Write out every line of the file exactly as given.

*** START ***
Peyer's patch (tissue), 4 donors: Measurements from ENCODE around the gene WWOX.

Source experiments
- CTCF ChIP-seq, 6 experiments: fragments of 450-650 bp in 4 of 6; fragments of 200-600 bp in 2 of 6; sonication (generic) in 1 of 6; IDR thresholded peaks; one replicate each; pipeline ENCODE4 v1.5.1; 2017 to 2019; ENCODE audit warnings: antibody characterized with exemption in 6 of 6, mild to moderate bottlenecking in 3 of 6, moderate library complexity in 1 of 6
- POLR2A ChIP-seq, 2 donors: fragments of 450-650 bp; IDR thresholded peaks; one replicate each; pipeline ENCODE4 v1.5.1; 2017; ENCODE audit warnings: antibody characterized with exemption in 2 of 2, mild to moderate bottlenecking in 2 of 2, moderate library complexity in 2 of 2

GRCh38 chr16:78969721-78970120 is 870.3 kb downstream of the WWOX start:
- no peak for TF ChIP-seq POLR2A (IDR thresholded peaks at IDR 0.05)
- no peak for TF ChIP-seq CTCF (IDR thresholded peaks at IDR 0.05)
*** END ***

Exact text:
Peyer's patch (tissue), 4 donors: Measurements from ENCODE around the gene WWOX.

Source experiments
- CTCF ChIP-seq, 6 experiments: fragments of 450-650 bp in 4 of 6; fragments of 200-600 bp in 2 of 6; sonication (generic) in 1 of 6; IDR thresholded peaks; one replicate each; pipeline ENCODE4 v1.5.1; 2017 to 2019; ENCODE audit warnings: antibody characterized with exemption in 6 of 6, mild to moderate bottlenecking in 3 of 6, moderate library complexity in 1 of 6
- POLR2A ChIP-seq, 2 donors: fragments of 450-650 bp; IDR thresholded peaks; one replicate each; pipeline ENCODE4 v1.5.1; 2017; ENCODE audit warnings: antibody characterized with exemption in 2 of 2, mild to moderate bottlenecking in 2 of 2, moderate library complexity in 2 of 2

GRCh38 chr16:78969721-78970120 is 870.3 kb downstream of the WWOX start:
- no peak for TF ChIP-seq POLR2A (IDR thresholded peaks at IDR 0.05)
- no peak for TF ChIP-seq CTCF (IDR thresholded peaks at IDR 0.05)